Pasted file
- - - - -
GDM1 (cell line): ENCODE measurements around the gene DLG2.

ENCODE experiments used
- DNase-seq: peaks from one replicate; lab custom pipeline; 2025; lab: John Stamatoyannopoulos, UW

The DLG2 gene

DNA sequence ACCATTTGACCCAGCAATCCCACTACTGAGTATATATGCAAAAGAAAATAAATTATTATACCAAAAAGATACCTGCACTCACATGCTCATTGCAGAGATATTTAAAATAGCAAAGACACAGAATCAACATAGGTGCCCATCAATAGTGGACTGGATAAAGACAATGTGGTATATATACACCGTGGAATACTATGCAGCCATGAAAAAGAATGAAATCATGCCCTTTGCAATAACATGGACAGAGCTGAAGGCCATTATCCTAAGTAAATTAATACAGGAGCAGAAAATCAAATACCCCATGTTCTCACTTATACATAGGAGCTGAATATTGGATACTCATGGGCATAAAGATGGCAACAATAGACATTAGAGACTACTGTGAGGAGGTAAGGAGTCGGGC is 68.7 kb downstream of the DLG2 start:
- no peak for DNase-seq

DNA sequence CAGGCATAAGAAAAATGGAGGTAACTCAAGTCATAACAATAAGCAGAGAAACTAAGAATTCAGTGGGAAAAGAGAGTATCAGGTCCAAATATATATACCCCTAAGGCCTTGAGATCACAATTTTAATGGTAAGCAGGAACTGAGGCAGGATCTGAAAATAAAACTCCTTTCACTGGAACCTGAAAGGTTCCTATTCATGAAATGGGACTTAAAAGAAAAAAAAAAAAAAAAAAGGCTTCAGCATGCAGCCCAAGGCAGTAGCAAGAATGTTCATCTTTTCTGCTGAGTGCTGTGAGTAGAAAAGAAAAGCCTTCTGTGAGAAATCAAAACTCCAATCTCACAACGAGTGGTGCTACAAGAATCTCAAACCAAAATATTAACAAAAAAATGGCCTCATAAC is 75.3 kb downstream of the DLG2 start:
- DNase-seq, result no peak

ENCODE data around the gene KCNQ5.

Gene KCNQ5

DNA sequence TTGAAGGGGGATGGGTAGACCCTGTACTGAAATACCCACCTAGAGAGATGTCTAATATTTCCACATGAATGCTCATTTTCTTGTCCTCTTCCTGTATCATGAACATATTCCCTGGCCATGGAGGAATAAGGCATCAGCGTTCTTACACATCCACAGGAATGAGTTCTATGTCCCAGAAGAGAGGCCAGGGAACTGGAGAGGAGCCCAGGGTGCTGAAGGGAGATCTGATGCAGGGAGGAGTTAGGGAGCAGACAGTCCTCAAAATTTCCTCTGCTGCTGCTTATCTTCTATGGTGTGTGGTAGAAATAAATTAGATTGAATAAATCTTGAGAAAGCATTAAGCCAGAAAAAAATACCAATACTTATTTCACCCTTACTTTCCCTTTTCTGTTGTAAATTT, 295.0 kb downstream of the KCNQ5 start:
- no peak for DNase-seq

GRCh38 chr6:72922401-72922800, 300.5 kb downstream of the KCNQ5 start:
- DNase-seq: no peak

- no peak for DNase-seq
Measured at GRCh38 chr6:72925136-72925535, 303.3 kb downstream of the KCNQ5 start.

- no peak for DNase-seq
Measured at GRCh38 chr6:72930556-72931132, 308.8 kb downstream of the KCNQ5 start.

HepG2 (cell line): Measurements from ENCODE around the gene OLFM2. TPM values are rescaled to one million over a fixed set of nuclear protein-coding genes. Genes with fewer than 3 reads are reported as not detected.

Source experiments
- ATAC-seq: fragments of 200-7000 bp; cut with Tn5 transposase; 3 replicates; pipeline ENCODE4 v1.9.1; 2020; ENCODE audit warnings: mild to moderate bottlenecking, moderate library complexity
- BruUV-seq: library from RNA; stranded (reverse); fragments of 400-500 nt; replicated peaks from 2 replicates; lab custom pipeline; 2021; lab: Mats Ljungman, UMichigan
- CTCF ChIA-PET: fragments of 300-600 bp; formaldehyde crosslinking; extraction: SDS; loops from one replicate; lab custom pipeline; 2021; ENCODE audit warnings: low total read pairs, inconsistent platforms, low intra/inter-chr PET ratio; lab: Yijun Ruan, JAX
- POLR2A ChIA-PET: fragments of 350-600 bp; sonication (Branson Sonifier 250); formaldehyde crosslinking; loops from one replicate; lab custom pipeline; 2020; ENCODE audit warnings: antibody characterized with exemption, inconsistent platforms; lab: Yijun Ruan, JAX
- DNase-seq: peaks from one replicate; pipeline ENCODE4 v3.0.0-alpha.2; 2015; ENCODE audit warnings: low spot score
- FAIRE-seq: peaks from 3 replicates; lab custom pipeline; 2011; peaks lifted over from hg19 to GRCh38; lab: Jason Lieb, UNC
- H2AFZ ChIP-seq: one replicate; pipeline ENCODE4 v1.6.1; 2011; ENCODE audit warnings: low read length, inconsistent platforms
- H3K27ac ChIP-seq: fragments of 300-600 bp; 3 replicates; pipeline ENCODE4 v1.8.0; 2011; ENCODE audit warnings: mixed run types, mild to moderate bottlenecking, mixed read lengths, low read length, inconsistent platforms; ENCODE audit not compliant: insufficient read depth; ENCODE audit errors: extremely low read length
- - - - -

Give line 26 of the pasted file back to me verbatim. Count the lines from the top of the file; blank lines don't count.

- FAIRE-seq: peaks from 3 replicates; lab custom pipeline; 2011; peaks lifted over from hg19 to GRCh38; lab: Jason Lieb, UNC